Posted on | January 18, 2012 | 2 Comments
The coal-Central Arizona Project link always seemed a bit of a Rube Goldberg policy apparatus to me. Its Goldbergness seems about to unravel.
Felicia Fonseca at the AP reports today on the potential costs of a retrofit to the Navajo Generating Station, up the hill from Glen Canyon Dam. The plant is part of a Byzantine deal to get water through the Central Arizona Project, which pumps Colorado River Water uphill to Phoenix and Tucson. The original plan was to build a series of power dams in the Grand Canyon to provide the electricity to move the water. That idea created one of western water’s great WTF moments, and the Grand Canyon dams were scrapped back in the ’60s. Instead, the government built a coal plant to generate the cheap electricity to move the water. Cheap, dirty electricity:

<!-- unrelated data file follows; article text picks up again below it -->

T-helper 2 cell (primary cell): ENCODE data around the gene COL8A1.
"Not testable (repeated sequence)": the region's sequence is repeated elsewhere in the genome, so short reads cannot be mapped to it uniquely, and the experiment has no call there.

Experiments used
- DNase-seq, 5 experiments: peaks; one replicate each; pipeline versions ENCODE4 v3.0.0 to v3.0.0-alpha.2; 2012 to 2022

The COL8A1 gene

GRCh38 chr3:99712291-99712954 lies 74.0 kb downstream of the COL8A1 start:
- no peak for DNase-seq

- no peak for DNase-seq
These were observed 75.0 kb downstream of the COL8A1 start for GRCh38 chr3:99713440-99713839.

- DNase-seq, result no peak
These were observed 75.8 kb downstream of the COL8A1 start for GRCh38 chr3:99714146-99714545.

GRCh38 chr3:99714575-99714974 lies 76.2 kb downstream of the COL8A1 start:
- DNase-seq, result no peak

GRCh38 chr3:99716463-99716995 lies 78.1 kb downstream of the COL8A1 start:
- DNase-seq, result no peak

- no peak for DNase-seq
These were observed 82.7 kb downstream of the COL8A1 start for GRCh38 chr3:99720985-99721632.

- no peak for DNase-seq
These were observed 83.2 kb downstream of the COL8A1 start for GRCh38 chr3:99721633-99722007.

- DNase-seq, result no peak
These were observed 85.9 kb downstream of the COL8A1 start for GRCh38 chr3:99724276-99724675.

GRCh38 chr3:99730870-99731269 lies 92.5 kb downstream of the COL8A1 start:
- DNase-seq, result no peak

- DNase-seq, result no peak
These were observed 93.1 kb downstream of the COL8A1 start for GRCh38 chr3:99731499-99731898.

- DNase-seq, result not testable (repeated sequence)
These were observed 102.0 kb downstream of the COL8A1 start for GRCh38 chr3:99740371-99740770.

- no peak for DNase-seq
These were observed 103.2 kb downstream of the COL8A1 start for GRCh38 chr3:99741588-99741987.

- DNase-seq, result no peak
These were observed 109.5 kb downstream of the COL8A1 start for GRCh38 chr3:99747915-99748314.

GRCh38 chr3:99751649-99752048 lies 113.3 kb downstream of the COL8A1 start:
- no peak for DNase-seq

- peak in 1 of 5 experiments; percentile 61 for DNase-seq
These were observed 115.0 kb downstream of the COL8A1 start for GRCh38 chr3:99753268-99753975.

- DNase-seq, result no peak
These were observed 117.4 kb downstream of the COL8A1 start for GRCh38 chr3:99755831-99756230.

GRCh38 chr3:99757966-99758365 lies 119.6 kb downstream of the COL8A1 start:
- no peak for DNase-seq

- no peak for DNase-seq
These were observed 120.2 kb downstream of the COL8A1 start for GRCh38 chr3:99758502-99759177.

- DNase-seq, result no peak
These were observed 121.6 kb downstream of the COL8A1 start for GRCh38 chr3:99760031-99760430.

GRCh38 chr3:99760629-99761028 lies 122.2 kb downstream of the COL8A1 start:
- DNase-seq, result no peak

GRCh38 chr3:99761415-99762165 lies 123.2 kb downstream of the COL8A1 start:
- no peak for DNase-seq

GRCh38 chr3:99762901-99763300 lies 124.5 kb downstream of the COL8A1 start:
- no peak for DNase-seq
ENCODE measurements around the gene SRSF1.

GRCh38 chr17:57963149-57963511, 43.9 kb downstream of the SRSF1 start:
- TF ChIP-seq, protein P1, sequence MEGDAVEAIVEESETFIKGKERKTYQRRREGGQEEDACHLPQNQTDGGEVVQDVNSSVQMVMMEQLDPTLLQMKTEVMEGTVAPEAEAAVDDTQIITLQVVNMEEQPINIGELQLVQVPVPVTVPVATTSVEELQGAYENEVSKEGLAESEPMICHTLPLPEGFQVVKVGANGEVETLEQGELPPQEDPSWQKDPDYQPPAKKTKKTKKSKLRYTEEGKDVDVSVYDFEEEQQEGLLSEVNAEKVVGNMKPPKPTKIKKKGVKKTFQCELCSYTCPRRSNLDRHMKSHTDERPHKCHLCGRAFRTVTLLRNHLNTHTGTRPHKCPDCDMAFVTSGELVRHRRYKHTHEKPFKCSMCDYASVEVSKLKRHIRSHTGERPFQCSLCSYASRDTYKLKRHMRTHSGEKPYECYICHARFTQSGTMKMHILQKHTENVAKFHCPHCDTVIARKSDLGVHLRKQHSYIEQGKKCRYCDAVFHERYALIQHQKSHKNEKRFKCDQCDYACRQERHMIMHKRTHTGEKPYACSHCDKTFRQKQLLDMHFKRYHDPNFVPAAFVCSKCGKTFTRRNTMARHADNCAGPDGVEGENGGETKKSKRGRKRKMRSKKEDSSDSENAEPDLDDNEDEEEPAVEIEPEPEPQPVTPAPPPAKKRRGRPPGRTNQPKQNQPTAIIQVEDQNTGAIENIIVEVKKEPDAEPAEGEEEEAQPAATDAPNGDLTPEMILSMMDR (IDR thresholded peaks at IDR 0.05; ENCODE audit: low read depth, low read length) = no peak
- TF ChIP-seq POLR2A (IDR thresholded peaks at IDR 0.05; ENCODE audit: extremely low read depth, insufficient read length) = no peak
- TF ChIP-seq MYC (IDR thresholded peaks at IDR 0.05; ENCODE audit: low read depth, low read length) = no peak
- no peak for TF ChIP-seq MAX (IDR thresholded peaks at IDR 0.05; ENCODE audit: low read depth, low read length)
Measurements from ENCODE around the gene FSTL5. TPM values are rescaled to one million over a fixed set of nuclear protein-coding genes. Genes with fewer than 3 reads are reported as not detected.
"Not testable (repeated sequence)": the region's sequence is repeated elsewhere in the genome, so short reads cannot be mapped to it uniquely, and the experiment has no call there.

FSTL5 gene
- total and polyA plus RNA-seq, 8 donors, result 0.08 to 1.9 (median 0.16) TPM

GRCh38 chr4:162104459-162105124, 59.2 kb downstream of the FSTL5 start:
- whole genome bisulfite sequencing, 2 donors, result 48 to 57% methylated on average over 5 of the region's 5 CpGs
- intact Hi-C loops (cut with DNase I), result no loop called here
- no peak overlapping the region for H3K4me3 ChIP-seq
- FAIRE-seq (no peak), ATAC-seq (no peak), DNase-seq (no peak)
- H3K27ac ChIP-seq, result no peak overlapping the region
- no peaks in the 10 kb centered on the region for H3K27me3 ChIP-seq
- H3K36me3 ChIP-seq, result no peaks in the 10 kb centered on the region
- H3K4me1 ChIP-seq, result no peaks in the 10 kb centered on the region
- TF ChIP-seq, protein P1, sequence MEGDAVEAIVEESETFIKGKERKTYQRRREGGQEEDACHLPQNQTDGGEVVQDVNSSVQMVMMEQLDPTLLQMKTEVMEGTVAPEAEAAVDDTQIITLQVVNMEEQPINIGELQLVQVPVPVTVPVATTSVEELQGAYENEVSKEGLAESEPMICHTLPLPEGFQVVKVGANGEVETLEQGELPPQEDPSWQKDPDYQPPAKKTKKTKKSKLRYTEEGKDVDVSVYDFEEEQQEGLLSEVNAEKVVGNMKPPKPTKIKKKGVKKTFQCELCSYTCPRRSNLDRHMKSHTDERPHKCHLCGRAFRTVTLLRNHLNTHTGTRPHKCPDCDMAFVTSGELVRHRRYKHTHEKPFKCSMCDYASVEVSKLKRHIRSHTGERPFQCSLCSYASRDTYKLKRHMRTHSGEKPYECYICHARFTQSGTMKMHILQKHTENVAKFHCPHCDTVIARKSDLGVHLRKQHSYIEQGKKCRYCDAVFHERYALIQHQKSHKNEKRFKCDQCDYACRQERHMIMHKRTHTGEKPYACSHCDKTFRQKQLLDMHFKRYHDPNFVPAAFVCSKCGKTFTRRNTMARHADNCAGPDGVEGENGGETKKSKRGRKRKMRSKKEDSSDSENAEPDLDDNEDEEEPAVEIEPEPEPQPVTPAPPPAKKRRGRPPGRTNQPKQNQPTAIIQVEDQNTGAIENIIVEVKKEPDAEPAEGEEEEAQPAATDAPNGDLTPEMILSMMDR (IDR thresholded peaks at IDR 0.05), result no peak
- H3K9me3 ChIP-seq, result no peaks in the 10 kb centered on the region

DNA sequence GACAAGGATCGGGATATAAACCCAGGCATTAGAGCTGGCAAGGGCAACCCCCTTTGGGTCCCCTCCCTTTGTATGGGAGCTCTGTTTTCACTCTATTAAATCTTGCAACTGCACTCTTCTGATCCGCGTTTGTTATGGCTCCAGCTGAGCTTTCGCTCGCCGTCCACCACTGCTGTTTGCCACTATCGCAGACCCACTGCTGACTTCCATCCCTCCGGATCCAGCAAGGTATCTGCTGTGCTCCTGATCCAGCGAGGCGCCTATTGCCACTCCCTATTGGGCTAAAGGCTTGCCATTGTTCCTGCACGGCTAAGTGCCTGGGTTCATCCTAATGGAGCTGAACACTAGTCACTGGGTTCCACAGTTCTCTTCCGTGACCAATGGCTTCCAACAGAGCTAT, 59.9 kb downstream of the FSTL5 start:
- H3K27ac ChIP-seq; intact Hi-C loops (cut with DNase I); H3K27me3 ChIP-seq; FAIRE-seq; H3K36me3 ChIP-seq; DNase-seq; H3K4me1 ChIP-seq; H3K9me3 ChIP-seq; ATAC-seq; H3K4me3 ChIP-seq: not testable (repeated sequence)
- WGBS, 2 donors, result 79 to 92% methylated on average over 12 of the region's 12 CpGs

Requiring a coal-fired power plant on the Navajo Nation to further regulate pollution would not, by itself, force the plant’s retirement, but it could significantly increase water rates for agricultural users and American Indian tribes, a study released Wednesday found.